“It’s night and day” from high school, she said. “It’s a whole different world.”
Colleges are trying to educate faculty and staff about autism-related disorders and gauge how much services will cost, said Dungy, who organized a seminar on these questions at her association’s annual conference in March. Most colleges already provide services to students with disabilities or special needs.
For decades, only children with severe language and social impairments received the autism diagnosis. In the 1990s, the autism umbrella expanded, and autism is now shorthand for a group of milder, related conditions, known as “autism spectrum disorders.”
One in 166 children is now diagnosed with autism, compared to 1 in 2,500 a decade ago.
There has been a corresponding surge in special education services for autistic children in elementary and high schools.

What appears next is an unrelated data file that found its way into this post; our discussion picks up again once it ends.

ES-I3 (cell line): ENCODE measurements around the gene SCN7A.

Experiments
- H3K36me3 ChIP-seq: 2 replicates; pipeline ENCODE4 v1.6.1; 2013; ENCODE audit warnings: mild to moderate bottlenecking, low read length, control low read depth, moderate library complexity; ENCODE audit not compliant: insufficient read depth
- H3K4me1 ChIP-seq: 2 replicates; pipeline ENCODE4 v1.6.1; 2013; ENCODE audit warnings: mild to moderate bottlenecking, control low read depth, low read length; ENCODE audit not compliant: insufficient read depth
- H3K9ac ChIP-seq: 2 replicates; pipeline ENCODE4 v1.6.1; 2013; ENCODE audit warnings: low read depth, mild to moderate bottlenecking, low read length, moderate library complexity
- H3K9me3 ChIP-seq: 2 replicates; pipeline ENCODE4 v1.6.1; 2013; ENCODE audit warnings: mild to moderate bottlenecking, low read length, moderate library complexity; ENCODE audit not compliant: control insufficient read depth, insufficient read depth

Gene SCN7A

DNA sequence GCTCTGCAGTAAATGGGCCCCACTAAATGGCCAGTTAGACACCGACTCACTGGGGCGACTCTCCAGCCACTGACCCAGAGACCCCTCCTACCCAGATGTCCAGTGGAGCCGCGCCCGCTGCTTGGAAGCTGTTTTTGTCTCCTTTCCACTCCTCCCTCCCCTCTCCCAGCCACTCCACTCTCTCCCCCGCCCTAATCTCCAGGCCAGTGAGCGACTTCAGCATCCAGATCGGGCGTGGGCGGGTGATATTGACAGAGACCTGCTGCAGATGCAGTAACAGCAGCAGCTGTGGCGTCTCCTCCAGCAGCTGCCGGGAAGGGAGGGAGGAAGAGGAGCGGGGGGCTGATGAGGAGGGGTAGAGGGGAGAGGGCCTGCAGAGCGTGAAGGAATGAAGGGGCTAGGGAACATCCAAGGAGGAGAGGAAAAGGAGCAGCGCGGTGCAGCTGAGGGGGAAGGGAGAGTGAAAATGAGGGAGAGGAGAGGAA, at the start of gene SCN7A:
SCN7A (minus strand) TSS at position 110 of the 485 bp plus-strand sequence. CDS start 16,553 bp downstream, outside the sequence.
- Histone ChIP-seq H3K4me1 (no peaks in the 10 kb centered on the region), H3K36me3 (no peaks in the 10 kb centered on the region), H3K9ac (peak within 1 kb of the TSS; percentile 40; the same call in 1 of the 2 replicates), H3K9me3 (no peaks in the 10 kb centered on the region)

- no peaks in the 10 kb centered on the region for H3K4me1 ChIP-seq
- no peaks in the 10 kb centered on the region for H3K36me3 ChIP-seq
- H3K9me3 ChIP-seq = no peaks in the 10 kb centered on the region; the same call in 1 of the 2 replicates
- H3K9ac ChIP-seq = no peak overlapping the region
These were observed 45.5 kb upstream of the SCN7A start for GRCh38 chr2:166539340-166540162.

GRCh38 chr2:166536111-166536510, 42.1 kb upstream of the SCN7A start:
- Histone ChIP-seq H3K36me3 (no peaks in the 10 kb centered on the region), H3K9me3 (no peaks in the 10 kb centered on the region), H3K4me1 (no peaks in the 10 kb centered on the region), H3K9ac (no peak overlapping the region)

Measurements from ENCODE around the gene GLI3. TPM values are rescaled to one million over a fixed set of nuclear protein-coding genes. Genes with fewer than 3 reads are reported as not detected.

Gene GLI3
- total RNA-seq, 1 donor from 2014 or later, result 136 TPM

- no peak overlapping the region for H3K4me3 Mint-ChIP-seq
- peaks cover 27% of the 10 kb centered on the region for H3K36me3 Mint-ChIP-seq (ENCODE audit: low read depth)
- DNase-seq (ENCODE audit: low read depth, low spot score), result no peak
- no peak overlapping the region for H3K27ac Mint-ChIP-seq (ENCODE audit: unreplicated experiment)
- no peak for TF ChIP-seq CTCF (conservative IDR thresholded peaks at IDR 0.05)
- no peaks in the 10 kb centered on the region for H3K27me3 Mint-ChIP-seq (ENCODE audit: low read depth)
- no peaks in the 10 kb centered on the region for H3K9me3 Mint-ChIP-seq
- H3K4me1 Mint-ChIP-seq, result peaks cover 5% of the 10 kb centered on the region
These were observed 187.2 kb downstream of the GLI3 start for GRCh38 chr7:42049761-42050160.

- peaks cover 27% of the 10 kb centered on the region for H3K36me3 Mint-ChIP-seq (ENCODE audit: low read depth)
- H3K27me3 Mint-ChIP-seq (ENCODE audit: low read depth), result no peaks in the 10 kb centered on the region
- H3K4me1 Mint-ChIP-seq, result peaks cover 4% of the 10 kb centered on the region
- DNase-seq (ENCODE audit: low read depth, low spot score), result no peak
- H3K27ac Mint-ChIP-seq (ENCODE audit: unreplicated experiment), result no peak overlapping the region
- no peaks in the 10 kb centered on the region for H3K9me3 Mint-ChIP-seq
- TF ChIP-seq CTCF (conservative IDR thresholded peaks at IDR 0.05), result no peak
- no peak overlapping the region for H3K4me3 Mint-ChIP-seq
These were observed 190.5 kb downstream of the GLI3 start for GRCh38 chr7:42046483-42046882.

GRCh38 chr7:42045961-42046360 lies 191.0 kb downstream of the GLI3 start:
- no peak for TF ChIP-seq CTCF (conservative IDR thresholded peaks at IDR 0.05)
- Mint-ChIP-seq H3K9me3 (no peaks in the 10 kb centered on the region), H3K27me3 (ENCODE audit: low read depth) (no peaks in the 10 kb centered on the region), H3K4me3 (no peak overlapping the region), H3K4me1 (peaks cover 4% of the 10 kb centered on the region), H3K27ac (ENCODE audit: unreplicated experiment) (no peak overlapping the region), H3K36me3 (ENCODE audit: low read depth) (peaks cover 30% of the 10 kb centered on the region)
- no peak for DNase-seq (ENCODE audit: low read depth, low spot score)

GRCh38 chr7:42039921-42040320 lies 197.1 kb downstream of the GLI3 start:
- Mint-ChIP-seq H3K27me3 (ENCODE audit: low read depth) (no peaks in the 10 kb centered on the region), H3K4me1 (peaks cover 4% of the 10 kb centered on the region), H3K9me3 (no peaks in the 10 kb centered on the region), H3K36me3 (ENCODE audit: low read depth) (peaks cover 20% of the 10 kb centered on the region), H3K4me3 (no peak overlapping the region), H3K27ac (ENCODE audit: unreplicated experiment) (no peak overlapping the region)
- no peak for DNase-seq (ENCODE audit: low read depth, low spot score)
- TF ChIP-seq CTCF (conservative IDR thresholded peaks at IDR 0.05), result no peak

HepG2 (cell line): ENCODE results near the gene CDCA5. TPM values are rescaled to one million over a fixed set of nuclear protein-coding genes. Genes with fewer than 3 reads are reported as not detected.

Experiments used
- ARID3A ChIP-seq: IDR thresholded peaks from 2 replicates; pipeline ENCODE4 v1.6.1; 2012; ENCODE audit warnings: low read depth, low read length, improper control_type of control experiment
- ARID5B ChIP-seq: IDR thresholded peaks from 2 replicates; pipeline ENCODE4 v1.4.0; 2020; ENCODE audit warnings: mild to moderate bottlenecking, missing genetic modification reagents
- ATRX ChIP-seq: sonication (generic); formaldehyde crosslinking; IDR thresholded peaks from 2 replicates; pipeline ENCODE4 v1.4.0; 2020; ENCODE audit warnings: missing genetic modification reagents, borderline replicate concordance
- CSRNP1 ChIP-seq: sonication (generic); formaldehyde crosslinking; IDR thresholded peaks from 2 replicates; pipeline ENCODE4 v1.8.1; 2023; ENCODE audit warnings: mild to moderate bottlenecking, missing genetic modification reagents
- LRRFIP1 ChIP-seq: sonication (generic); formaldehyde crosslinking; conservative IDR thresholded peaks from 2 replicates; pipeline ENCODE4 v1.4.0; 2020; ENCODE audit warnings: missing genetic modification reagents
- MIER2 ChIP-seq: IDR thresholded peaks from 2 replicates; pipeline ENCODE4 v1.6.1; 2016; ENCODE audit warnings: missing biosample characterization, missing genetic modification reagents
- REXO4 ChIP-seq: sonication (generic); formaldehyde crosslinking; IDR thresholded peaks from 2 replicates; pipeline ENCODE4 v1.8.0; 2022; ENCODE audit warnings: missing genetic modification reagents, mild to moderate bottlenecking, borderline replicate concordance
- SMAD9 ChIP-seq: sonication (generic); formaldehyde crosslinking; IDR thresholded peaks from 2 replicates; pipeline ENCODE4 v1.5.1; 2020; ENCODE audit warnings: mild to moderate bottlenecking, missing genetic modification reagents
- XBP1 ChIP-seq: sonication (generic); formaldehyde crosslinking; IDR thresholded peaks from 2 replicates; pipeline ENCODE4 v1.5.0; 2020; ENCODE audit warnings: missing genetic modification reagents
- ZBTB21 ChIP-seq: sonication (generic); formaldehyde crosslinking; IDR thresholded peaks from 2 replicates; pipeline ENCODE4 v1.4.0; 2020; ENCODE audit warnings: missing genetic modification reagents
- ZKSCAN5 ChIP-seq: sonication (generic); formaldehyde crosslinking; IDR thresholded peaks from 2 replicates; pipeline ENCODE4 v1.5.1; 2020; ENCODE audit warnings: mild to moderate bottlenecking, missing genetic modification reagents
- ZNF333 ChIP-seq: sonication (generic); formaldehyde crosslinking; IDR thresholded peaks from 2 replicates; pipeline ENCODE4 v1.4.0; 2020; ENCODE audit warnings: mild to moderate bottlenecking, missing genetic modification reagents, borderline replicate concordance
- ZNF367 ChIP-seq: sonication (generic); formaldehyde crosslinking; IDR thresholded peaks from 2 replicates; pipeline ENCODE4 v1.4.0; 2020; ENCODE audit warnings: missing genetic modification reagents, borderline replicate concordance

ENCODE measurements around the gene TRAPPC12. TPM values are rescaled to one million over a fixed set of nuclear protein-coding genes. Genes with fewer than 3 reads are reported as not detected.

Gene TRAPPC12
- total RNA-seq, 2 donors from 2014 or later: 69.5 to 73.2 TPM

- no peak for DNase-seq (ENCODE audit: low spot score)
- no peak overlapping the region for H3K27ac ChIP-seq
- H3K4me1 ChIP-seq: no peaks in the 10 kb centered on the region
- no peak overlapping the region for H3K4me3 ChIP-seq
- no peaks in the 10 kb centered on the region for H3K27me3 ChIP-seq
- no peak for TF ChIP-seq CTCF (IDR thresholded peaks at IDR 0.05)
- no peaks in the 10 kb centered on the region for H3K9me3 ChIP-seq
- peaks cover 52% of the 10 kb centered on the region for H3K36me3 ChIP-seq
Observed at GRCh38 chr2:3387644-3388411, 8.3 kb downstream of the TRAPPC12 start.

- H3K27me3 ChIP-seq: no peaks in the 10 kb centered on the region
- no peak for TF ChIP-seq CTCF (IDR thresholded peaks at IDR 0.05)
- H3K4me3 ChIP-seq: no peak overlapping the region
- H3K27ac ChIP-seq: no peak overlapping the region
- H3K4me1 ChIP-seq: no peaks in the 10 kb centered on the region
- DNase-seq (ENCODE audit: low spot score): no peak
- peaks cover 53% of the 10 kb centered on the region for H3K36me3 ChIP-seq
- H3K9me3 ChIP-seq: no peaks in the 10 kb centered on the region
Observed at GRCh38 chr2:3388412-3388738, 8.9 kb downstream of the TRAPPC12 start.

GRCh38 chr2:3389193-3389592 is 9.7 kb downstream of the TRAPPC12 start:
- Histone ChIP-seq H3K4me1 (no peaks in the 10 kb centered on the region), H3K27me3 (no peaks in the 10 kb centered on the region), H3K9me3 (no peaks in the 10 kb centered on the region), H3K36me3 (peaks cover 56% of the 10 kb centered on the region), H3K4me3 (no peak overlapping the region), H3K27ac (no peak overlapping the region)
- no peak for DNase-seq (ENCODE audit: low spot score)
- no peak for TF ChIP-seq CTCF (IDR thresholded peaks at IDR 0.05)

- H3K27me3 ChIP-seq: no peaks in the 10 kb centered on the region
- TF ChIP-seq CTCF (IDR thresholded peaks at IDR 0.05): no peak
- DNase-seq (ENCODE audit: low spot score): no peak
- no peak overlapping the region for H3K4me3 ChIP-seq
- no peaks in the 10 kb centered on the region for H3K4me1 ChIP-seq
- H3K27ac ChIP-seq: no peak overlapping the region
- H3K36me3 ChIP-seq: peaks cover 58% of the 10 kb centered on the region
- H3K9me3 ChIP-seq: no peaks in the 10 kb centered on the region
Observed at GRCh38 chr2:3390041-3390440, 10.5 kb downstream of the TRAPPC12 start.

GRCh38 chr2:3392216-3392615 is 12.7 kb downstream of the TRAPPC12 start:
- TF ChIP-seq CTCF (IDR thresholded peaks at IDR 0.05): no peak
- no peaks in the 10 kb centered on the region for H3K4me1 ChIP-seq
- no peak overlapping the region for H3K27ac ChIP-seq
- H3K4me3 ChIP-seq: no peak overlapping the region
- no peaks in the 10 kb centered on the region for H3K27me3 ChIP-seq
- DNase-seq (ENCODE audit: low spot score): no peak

“More and more of these people who were identified (in the 1990s) could be headed to college,” said Marjorie Solomon, who studies high-functioning children with autism disorders at the University of California Davis’ M.I.N.D. Institute.
One college that has added services for such students is Marshall University, home to the West Virginia Autism Training Center. Through its College Program for Students with Asperger’s Syndrome, graduate students help autistic students manage class assignments and develop social and living skills.
The program fields about 10 calls a week from parents of prospective students, said Dr. Barbara Becker-Cottrill, director of the training center. “The parents are saying, ‘Wow, my student has the grades and there’s a place that will provide the appropriate support for him or her?”’ she said.
Students pay $3,200 per semester to enroll in Marshall’s program. Advisers may speak with them several times a day, have weekly contact with their professors and help find them social activities. They might give guidance on dorm living or cafeteria food.